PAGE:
what do you think about the UPR recommendations to the United Arab Emirates?

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The voting for this poll has ended on: August 2, 2018

 Palais des Nations Geneve

Geneva on 11 December 2017

On the occasion of the anniversary of the Universal Declaration of Human Rights, which falls on 10 December each year, the International Centre for Justice and Human Rights (ICJHR) monitors the commitment of the United Arab Emirates to the principles of this Declaration. It is well known that this Declaration is a significant document that constitutes the basis for international conventions and charters governing international human rights law. The commitment of States to this Declaration is an obligation to respect the principles and values ​​of human rights in their universal dimension, especially for member states of the Human Rights Council. However, given the human rights situation in the UAE, we find many violations of the Declaration, including:

  • Articles relating to freedom of belief, expression, organization and association (1, 2, 18, 19, 20 and 21)

In 2017, we identified a series of new violations of freedom of expression, which are considered as an infringement of the above mentioned articles. On March 20, 2017, the UAE authorities arrested human rights activist Ahmed Mansoor, winner of the Martin Ennals Award for Human Rights Defenders in 2015, after breaking into his family home in the Emirate of Ajman in the UAE, on charges of expressing dissenting opinion on the social networking space and his advocacy of human rights activists. He was also subjected to several human rights violations by the UAE authorities including spying on his mobile phone, preventing him from traveling and imprisoning him within the well-known case of the” UAE5” on charges of offending state governors in 2011.

On March 29, 2017, the Federal Supreme Court of Appeals convicted the doctor and academic Mr. Nasser Ben Ghaith to ten years imprisonment for posting a series of tweets in which he criticized the authorities.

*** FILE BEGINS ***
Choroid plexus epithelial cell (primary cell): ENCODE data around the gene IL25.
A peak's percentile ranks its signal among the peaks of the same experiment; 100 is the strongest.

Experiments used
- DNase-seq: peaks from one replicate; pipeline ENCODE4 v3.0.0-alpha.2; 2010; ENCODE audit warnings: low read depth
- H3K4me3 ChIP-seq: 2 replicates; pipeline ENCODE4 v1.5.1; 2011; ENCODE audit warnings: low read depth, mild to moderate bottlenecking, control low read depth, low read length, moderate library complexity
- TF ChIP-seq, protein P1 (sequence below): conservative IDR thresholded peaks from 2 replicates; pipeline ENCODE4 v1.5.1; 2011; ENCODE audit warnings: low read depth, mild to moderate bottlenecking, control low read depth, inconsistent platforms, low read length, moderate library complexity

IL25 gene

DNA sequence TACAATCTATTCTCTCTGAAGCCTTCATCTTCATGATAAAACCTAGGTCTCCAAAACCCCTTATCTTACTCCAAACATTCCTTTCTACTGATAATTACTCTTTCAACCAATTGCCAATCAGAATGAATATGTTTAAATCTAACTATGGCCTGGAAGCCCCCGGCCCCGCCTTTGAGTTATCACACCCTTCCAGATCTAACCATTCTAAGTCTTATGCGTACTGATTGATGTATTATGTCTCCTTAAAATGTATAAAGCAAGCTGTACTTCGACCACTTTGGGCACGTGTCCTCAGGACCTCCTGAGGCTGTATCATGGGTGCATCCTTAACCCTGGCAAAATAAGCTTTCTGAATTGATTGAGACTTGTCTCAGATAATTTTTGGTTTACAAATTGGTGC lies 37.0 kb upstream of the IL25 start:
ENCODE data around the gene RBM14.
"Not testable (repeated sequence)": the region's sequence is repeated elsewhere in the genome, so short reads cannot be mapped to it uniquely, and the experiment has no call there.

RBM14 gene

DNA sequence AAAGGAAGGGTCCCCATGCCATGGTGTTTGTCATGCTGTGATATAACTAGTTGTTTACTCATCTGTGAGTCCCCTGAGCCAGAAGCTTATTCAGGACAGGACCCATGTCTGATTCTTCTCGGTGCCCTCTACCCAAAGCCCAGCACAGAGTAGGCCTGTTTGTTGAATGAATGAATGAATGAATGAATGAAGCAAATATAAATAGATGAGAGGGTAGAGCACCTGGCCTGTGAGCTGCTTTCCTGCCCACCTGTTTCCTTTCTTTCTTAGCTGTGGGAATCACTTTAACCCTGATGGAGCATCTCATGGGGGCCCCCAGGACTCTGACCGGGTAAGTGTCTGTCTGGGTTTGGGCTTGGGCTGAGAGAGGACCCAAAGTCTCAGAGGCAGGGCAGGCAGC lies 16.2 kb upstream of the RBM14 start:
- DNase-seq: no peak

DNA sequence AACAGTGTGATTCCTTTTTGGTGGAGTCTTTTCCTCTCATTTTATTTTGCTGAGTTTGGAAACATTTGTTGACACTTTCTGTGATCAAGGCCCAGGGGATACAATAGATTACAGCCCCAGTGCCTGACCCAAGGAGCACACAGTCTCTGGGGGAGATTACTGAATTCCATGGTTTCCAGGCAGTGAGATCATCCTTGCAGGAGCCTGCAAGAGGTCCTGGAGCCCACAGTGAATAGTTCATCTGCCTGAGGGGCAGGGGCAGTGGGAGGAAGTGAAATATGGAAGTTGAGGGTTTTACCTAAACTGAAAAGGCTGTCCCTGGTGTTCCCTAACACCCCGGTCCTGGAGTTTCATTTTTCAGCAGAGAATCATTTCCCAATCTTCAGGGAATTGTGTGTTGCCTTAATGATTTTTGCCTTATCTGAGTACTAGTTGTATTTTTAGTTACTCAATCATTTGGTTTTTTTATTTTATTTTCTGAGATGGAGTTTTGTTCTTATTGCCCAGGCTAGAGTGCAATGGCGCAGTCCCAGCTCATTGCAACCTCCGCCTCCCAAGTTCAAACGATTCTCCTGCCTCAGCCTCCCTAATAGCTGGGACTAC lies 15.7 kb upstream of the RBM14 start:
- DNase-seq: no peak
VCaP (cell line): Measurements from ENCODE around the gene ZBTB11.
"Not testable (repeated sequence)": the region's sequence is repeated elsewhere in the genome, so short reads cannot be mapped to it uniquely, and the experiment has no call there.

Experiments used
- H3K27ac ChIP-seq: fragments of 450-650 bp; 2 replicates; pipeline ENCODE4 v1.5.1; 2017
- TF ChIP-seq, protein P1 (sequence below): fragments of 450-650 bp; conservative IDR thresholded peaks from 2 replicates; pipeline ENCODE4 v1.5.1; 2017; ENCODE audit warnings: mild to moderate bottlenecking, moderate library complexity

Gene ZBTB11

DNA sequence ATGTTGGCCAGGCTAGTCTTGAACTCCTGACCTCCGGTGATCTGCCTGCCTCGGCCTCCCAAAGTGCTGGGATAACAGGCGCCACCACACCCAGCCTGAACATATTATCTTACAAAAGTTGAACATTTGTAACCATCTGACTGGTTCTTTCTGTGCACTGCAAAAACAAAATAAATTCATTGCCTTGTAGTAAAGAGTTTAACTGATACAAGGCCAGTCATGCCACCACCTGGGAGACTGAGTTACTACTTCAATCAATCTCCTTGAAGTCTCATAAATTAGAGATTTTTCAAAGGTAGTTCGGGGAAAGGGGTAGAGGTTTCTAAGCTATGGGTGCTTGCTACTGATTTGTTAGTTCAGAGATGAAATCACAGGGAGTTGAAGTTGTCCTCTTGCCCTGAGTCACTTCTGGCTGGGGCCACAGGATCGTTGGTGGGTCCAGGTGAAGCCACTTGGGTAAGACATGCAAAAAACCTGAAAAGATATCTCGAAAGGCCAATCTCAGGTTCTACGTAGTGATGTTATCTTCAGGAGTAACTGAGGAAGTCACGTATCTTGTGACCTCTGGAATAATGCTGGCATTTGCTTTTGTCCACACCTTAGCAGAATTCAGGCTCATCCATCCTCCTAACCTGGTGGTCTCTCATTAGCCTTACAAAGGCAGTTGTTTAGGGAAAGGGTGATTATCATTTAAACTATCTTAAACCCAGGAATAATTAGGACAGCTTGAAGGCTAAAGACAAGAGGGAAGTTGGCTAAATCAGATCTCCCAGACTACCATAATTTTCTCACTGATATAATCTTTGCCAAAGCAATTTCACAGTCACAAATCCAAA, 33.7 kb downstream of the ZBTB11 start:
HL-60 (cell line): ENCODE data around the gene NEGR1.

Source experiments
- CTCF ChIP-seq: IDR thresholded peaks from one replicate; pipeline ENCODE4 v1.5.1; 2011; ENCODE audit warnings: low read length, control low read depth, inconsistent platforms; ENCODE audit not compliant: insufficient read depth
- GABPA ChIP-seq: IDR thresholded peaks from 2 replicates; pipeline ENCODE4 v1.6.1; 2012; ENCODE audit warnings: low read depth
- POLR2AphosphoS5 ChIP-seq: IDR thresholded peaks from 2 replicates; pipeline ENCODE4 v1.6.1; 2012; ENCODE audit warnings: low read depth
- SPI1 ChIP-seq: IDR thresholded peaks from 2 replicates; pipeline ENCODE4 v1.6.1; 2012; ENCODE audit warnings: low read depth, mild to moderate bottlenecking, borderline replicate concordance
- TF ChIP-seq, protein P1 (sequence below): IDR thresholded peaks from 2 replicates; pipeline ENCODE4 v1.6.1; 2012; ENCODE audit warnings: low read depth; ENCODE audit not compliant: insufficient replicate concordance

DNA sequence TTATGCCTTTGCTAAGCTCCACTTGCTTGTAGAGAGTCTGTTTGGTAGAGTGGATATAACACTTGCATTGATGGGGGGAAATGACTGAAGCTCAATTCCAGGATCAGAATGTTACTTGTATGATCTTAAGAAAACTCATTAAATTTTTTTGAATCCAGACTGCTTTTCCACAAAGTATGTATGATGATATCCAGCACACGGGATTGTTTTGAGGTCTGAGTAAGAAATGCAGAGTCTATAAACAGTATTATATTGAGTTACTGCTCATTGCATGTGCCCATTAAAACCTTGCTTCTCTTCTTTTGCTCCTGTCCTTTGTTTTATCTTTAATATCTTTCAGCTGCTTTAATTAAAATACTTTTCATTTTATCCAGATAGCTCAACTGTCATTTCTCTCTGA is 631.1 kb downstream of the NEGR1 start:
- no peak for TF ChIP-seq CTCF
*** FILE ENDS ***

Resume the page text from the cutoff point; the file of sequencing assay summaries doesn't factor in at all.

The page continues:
• Articles relating to personal safety, enforced disappearance and physical and moral integrity (including articles 3, 5 and 9):

The authorities of the United Arab Emirates arbitrarily detain political activists, lawyers and bloggers in a systematic way and deprive them of their liberty and personal safety. They also put them, after raiding their homes and arresting them, in secret detention centers where they will be prevented from contacting a lawyer, having family visits and making any administrative or judicial grievance, in breach of the Set of Principles for the Protection of All Persons under Any Form of Detention or Imprisonment.

The UAE's intervention in the conflict in Yemen and the evidence of its secret prisons, where brutal forms of torture and ill-treatment are practiced, are a clear and serious violation of the provisions of the Convention against Torture ratified by the UAE in 2012. In addition, there are frequent testimonies on the systematic practices of torture in the UAE prisons, most notably the prison of Al-Razeen or the so-called “Guantanamo” of the UAE.

In May 2017, Al-Razeen prison administration stripped out the detainees of all their clothes and searched them in a humiliating manner in violation of their privacy, which led Amran Radwan to go on a hunger strike on 25 May 2017 in protest against this degrading treatment.

The authorities of the United Arab Emirates have also deported Mosaab bin Ahmed Abdul Aziz, in November 2017, to the Egyptian authorities, who transferred him to a secret detention location and denied him any access to a lawyer or family visits. Indeed, this is a grave violation made by the UAE authorities to the provisions of article III of the International Convention against Torture which forbids deportation if there are serious reasons to believe that he is at risk of torture.